WB raises eyebrows over govt’s GDP estimate

The World Bank country lead economist Zahid Hussain speaks while country director Qimiao Fan looks on at a press conference on releasing its latest Bangladesh Development Update at the WB office in Dhaka on Monday.— New Age photo

The World Bank on Monday expressed doubt and raised questions over the government’s estimated economic growth at 7.65 per cent for the current fiscal year 2017-2018 saying that the rate exceeded the country’s potential GDP growth.
The multilateral lending agency said that the potential gross domestic product growth rate or long-term capacity of growth was between 6.5 per cent and 6.6 per cent for the year.
Questions remain as to how the country can achieve such a big growth without substantial evidences for projected growth in manufacturing and private consumption.
A number of local economists and experts have also expressed doubts about the estimated growth.
Banking sector would be the most worrying sector for the country in the next fiscal year 2018-2019 and onwards as woes in the sector remained as they were, said the Washington-based global lending agency in its latest Bangladesh Development Update.
The WB released the report at a press conference held in its Dhaka office on the day.
Impact of the economic growth on poverty reduction also narrowed down as inequality in the country
increased despite higher growth over the years, it said.
There were doubts, questions and other issues to be considered about the estimated GDP growth in line with the economic indicators, said WB country lead economist Zahid Hussain.
The GDP growth was driven by growth in private consumption demand as per the government estimation but the growth in employment generation at 2.2 per cent, nominal labor income at 2.7 per cent and slower remittance than 2016 did not support the growth in real consumption, he said.
The projected nearly 7 per cent to 8 per cent per capita consumption growth was too high, he observed.
Besides, almost stagnant private investment and poor job creation also did not support the manufacturing production growth at 13.2 per cent, he said.
WB calculates the potential GDP growth taking into consideration the growth in labour force, capital accumulation and productivity.
Bangladesh’s labour force, capital accumulation and productivity have been rising at the rate of 1.92 per cent, 8 per cent to 9 per cent and 2.7 per cent respectively in recent years, it says.
Zahid said that an economy might grow beyond the potential rate in a particular year if it had either excess production capacity in the beginning of the year, increased firm level productivity or major temporary production shocks like regulatory improvements and favorable weather for agriculture.
Bubble in calculation might also increase the growth rate, he said.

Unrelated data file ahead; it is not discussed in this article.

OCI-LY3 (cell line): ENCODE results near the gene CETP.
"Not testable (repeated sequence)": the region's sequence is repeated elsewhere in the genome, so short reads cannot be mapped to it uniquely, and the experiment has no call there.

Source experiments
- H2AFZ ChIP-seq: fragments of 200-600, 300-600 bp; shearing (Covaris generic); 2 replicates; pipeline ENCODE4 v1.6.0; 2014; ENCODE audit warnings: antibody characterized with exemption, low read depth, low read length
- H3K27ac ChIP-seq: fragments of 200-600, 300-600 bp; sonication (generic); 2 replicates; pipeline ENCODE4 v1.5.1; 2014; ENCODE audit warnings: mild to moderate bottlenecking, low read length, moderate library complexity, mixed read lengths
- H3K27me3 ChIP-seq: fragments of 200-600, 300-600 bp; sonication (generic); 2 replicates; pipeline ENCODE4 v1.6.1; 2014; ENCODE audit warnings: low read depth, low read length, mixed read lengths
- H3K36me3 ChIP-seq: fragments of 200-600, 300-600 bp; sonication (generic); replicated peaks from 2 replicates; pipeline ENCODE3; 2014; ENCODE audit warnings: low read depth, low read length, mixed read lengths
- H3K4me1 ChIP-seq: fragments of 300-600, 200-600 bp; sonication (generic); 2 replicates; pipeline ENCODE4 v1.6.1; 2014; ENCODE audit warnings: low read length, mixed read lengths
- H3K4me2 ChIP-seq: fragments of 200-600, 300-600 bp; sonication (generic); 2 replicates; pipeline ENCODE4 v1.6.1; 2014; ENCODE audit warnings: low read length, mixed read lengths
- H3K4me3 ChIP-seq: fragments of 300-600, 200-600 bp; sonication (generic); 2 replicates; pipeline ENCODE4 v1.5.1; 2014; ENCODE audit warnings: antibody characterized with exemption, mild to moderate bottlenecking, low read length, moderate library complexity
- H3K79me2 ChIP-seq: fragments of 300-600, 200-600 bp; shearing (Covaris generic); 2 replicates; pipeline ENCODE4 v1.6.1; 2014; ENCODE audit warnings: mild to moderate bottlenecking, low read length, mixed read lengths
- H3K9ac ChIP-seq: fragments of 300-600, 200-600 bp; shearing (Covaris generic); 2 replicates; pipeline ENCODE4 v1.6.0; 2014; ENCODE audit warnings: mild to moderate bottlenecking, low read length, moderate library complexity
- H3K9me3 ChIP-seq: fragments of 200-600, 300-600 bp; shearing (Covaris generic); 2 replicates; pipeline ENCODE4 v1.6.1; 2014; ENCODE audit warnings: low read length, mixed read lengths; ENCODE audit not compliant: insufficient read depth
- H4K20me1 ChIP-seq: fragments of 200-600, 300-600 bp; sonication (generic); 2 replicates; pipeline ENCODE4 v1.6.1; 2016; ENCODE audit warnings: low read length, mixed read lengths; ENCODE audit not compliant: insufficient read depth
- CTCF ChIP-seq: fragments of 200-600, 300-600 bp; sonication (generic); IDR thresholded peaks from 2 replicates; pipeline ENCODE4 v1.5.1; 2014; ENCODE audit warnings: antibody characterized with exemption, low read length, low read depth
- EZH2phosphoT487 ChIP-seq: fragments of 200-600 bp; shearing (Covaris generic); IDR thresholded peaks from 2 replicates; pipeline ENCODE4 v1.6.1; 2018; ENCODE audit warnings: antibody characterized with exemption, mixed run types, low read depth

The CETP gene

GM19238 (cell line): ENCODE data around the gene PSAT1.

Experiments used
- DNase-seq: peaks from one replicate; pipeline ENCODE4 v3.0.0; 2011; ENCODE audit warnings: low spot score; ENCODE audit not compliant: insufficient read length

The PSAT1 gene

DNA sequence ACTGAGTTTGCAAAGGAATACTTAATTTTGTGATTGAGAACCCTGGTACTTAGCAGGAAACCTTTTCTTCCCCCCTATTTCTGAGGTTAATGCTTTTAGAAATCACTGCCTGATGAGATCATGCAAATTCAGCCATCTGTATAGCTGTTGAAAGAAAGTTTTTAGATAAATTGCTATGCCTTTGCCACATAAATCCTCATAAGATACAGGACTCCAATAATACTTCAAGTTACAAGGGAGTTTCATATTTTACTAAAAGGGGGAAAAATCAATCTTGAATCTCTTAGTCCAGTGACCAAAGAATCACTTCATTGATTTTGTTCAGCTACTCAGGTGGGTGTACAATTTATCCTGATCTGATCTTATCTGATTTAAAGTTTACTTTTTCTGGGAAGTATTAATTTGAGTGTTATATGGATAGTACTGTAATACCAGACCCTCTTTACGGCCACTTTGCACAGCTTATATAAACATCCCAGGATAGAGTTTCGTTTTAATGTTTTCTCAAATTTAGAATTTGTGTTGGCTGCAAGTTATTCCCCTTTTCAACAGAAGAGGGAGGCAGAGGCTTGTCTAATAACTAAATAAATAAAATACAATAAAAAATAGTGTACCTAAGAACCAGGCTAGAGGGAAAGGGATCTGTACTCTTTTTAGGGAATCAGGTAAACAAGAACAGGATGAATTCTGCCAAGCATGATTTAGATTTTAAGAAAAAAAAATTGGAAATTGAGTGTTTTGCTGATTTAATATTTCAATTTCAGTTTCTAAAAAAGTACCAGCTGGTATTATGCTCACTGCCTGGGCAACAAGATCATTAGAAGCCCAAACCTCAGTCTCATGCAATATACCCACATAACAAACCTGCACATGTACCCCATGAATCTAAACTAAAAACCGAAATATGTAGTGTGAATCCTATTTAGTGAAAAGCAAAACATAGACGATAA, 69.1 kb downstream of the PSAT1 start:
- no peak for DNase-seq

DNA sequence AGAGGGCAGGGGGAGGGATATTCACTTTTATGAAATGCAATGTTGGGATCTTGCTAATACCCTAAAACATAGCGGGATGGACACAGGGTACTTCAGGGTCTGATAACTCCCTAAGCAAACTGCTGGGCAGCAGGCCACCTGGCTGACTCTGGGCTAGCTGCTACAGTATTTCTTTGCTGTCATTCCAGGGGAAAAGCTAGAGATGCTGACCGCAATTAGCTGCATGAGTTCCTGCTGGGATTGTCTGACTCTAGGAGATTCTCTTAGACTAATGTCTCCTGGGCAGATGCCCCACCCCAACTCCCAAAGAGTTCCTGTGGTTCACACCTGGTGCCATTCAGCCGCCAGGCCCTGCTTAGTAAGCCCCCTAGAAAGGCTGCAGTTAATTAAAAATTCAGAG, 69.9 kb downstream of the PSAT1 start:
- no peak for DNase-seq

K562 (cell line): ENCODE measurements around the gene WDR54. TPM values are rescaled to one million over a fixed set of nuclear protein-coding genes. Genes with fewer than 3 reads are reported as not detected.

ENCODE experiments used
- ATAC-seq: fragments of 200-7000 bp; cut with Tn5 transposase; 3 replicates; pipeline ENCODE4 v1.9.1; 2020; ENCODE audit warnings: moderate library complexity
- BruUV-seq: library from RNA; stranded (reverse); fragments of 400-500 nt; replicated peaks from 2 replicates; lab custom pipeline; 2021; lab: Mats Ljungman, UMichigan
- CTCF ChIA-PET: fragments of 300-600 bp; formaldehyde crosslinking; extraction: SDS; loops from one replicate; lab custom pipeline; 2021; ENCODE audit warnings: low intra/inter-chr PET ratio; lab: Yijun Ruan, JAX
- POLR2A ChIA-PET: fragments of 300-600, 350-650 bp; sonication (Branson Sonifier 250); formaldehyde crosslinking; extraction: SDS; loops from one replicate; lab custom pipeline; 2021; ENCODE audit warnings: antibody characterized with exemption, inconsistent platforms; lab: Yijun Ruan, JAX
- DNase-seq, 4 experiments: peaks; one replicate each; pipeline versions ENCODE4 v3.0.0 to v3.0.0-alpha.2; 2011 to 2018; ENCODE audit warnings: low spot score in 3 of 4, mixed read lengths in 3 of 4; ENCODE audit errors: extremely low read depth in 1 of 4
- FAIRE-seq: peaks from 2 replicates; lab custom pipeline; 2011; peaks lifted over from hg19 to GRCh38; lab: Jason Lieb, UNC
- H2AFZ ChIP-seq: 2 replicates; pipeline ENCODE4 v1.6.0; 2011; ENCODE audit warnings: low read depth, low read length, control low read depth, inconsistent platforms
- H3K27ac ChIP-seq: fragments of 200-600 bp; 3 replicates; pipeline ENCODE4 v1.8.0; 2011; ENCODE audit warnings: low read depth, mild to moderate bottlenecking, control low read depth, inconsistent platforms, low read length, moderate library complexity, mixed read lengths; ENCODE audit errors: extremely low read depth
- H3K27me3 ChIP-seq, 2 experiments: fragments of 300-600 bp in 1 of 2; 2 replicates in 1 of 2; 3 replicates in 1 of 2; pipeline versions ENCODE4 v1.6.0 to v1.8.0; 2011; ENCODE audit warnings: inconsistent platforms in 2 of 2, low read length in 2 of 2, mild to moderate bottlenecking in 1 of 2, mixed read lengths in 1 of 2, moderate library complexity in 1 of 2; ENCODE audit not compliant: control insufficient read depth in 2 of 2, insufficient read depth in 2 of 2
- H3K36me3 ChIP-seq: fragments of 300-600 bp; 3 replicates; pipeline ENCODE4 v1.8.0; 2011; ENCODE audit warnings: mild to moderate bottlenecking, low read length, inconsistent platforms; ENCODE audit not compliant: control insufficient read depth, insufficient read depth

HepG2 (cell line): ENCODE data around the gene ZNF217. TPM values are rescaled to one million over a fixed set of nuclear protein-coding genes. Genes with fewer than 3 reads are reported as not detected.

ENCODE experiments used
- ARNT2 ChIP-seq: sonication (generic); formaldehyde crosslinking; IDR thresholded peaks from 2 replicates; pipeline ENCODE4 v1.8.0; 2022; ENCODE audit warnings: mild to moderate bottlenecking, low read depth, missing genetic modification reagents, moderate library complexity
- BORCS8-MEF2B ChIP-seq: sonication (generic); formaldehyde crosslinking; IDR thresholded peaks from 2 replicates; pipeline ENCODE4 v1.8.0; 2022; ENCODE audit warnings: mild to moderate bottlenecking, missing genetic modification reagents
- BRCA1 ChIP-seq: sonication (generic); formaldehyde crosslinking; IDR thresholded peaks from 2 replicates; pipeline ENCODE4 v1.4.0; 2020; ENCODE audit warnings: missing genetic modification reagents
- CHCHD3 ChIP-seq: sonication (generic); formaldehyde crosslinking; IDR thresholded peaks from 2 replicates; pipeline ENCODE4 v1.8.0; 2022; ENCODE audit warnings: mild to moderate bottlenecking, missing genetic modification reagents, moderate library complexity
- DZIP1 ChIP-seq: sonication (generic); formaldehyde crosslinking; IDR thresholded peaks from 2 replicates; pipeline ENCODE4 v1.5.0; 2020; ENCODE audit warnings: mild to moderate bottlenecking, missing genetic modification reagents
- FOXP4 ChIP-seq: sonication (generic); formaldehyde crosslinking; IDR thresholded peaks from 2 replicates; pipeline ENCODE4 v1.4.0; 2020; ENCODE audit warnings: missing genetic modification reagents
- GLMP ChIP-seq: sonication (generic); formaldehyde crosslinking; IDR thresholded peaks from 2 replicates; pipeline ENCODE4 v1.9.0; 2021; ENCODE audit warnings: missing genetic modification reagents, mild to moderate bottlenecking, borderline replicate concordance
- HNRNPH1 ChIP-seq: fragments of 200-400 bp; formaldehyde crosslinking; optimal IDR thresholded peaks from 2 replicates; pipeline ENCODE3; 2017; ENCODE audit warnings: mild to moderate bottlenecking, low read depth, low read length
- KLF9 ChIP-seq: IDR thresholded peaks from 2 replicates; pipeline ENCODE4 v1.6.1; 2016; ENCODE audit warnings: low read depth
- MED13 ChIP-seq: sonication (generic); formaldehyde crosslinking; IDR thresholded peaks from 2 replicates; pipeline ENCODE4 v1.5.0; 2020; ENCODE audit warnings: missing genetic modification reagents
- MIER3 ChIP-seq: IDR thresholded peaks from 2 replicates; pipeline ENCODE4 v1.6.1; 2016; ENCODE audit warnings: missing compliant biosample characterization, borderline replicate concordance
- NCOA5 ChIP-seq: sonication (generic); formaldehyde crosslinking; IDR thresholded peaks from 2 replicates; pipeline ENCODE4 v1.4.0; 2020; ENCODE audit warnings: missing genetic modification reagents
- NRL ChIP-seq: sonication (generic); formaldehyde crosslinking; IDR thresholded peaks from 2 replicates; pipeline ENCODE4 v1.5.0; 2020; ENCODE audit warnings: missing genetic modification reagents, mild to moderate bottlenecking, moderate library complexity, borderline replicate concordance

‘There are no evidences of over-utilisation of capacity, any major structural shifts or increase in productivity and major temporary productivity shocks in the year,’ he observed.
WB termed Bangladesh’s growth an exception, with its lower GDP-export and GDP-investment ratio.
Countries like India, Bhutan, Iran, Cambodia and Uzbekistan, which grew over 7 per cent in recent years, achieved it with higher GDP-export and GDP-investment ratio, it mentioned.
Zahid said that though they were raising questions about the quality of the BBS data, they took the data seriously as no other agencies had the capacity to generate national accounting data.
Usually, the WB expresses doubts or raises questions about the GDP figures estimated by the BBS but finally accepts those figures saying that WB does not generate any data.
Regarding the risks and challenges of economy, he said that policy uncertainty derived from political instability or other problems in reforms might cause risks in economy in the coming days.
He said that access liquidity shrank significantly in banks due to higher private sector credit growth and lower deposit rate along with high sales of national savings tools.
Single digit lending rate was also disappearing, he said.
Banking woes including rise in non-performing loans remained unaddressed as little action was taken to penalise defaulters, improve risk management and strengthen bank management, he noted.
According to the report, Bangladesh economy remains robust as export is rebounding, remittance inflows recovering and agriculture sector looking better though private investment is not taking off.
It says that Bangladesh’s outlook remains positive.
Policy uncertainty including political instability, continued fragility in banking sector and protracted delays in infrastructure development can dampen investors’ interests, the report points out.
The report suggests tackling the banking sectors’ poor risk practices, corruption and collusion through improving supervision and legal and financial framework for loan recovery.
The report observes that the pace of poverty reduction slowed down.
With inequality in agricultural growth, more than half the population is vulnerable to falling back into extreme poverty, it fears.
WB country director Qimiao Fan said that Bangladesh was continuing its strong development trajectory, with growth solidly in the 6 per cent to 7 per cent range.
He said that actions were needed to generate double-digit growth.

Source: New Age.

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